The circle of coincidences and the mixture of reality and fiction combine with an important fact. At that time, Cherry was unemployed. He had been out of work for two years, owed $ 30,000 and had put his house up for sale. He was in lawsuits with his agent because he charged, behind his back, rights to exploit previous scripts.
He thought that he had run out of ideas, that he had to change jobs and that his only relevant work was 11 episodes of The Golden Girls (1985-1992) and nobody could remember him for it. He was very wrong. The audience liked Desperate Housewives since the day of its premiere because it presented four women who were breakers and without taboos. It went from Miami to California, and from advanced maturity to the syndrome of the forties. The strength of its protagonists turned them into heroines and queens of the small screen until 2012. They planted the nitrate for the new golden age of the television series, where we are right now, where women have a role worth analyzing.

3.4. Mention apart: Political women in television fiction

As we indicated in the methodology, the longitudinal longitudinal study of the television series aimed to analyze and specify how these have shown women in different professions and in recent years, in political work. We consider that there is a before and after Borgen, which becomes an inescapable object of study, due to its breaking of stereotypes. The character of Birgitte Nyborg, as Danish Prime Minister, broke the traditional way of doing politics on television. However, we review and highlight other political series that preceded it or above all, that later imitated its success, repeating the female protagonism in political communication. We order them chronologically, according to their year of beginning of broadcasts, with their title in Spain and in their country of origin:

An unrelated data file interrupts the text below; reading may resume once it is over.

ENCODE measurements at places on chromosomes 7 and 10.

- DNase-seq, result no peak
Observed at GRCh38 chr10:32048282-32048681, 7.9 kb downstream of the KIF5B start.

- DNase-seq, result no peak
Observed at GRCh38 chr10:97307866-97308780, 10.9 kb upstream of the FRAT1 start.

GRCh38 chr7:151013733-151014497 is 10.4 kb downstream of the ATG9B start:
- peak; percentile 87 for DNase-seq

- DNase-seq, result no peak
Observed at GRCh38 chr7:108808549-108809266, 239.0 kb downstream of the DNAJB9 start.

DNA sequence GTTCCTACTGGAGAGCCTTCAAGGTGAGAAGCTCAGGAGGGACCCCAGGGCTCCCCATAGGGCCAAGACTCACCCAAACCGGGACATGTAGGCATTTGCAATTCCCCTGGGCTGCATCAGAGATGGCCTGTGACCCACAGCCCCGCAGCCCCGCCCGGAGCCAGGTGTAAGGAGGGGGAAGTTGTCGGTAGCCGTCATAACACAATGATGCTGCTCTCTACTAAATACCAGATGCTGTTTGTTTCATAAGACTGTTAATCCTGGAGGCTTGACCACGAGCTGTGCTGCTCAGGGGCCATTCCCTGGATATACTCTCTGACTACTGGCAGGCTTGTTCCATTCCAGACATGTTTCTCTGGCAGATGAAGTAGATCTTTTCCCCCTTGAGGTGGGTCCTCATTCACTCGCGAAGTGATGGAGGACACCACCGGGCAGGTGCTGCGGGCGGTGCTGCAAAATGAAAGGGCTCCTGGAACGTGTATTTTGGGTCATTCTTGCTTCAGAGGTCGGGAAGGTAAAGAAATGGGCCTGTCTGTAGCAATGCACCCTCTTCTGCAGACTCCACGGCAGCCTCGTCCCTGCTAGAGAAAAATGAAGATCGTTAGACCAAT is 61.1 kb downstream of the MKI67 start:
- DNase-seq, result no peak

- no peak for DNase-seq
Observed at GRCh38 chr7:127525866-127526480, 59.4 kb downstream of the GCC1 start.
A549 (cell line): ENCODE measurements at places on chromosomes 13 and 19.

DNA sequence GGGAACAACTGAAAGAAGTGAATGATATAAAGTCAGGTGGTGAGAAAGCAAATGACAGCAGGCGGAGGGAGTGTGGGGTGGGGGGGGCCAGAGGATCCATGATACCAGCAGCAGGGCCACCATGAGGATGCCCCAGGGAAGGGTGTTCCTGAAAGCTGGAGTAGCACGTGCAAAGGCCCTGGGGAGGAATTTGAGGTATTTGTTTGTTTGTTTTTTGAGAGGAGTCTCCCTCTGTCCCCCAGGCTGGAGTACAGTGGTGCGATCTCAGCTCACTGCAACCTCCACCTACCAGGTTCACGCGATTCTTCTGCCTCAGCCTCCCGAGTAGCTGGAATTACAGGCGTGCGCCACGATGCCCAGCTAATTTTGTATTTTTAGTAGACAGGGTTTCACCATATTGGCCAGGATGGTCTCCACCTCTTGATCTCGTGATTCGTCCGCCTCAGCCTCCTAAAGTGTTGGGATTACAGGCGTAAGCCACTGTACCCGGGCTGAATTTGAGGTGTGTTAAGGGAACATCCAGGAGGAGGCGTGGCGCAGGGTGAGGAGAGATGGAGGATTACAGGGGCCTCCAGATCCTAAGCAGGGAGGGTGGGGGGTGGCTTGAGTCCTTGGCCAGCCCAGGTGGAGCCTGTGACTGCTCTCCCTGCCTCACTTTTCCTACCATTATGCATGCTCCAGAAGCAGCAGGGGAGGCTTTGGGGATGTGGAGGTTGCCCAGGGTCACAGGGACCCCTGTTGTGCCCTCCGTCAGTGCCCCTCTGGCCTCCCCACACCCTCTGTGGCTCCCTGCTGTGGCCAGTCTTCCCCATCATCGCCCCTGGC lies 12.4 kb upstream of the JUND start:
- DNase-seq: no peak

Spin City: Loca mayor or Spin City (1996-2002). This American situation comedy lasted 6 seasons on the ABC channel. It was created by Gary David Goldberg and Bill Lawrence. Its protagonist was Mike Flaherty, during the first 103 episodes, played by the actor Michael J. Fox. Flaherty is the deputy mayor of the City of New York and constantly, he has to take care that his boss, the mayor, does not make the decisions wrong and make a fool of yourself. The whole team is composed of histrionic and very funny characters. When the leading actor was diagnosed with Parkinson’s disease in real life, actress Heather Locklear was hired to play the fictional campaign manager, Caitlin Moore, who helps Mike. Unfortunately, due to the rapid progress of the disease, actor Michael J. Fox left the series and the role went to actor Charlie Sheen, who began to play the new deputy mayor, Charlie Crawford. Since this change, the series fell in audience and ended on April 30, 2002. It was written and produced to the measure of its first protagonist and the viewers did not admit the change. Goldberg, one of its creators, had already triumphed with Michael J. Fox in a previous series of world fame: Tangled family or Family Ties (1982-1989). In Spin City they repeated their perfect harmony, while it was possible due to the state of health of the actor.